Three of the London bombers had been banned from mosques in the Beeston area of Leeds, where one of them lived, a Muslim academic has said.
Razaq Raj, who is a senior lecturer at Leeds Metropolitan University, said he knew that Shahzad Tanweer, Hasib Hussain and Mohammad Sidique Khan had been banned but did not know the reason why.
Mr Raj made the comments as he was explaining how mosques and Islamic societies in the city were anything but hotbeds for radicalism and fundamentalist groups.
He said: "I know the three mosques in Beeston had banned them - the ones in Stratford Street, Hardy Street and Tunstall Road. It could be for all sorts of reasons."
The mosques are close to the home of Tanweer, whom police believe blew himself up in the Aldgate blast. The Stratford Street mosque is just two streets away from his Colwyn Road home.
It is also close to a house which has been the centre of intense police activity, and which remains cordoned off from Stratford Street.
Mr Raj's revelations came as further clues emerged about the social centres where the bombers might have met each other. The latest centre to be raided was an Islamic bookstore around the corner from the home of Tanweer, who killed seven in the Aldgate blast.
According to signs outside the shop, the centre provides not only Islamic literature but media services, youth activities, orphan sponsorship, and seminars and presentations. It is only a few hundred yards from the former Hamara community centre, which has also been raided and where a number of the bombers have been seen.
The community centre, in Lodge Lane, is a meeting place for young Muslims, including three brothers whose former home has also been at the centre of police activity and who are being questioned by detectives at Paddington Green police station in London.
It is understood that one of the brothers worked at the Iqra bookshop. One local, who only wished to be known as Arif, said: "The bookshop has absolutely nothing to do with terrorism. It is just a place where people go to meet, have a chat and read books. I don't know why the police had to do this but it will only inflame local people around here."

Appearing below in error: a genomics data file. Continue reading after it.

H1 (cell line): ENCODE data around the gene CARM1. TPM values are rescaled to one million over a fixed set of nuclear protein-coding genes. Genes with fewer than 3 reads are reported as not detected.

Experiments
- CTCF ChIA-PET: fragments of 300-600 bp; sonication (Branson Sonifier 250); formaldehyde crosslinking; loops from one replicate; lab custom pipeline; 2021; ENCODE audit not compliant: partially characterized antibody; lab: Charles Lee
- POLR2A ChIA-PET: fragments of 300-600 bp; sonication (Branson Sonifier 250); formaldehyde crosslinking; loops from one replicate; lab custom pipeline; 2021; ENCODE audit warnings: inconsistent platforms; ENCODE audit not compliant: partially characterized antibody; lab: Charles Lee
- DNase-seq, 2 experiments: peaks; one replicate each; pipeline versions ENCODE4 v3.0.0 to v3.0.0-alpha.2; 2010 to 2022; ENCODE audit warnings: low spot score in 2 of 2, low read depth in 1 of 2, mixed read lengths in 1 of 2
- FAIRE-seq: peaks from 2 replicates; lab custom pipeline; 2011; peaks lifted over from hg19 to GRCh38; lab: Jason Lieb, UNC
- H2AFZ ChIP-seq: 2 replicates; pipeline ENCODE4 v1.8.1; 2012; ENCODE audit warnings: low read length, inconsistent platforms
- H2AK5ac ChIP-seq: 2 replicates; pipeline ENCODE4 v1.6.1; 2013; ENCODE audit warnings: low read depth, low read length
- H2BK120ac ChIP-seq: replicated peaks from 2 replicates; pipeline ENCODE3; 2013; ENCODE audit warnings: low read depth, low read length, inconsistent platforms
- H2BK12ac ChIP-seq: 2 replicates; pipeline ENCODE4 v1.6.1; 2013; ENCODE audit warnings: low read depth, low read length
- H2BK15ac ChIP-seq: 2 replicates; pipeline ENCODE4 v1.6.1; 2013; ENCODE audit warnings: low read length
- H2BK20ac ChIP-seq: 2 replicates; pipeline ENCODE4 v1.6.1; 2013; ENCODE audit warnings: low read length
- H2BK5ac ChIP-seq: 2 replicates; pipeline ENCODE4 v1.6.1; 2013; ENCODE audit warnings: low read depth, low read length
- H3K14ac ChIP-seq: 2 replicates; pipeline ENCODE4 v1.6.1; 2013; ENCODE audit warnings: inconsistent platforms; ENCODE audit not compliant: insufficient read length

Forensic officers also removed bags containing computer equipment from the former Hamara centre. Two officers in protective suits and masks carried out six bags clearly containing computer devices from the property in the Beeston area of Leeds.
Police threw a 100m cordon around the centre on Thursday before conducting an examination of it, using robotic devices. Shortly before 10.45am yesterday the metal shutters covering the front of the building were opened and the forensic officers emerged clutching the bags, which were then put in the back of a police van.
Mr Raj, who is also a member of the Leeds Islamic Centre, said he wanted to counter reports that the mosques in Leeds were in any way homes to radicals. His claims bear out the testimony provided by many worshippers at the Stratford Street mosque.
Mr Raj also said that he had strong links with the Islamic societies at both of the universities in the city and had never heard of any fundamentalist influence there. He said: "The last thing we want is radical groups in Leeds."
He added: "I can tell you categorically that at Leeds Metropolitan University and Leeds University there are no radical groups there. If there was a problem, I would report it. I've never had to."
Meanwhile, a statement from the East London Mosque and the Islamic Forum Europe, while saying the country had to stand united and not let extremists divide it, added that the Muslim community alone could not prevent similar atrocities.
The statement said: "Political leaders need to raise their heads out of the sand and find real answers not only on how to deal with incitement to hate but also why British-born and brought-up youths find residence with hate-inciters which leads them to lay down their lives in murdering their fellow citizens."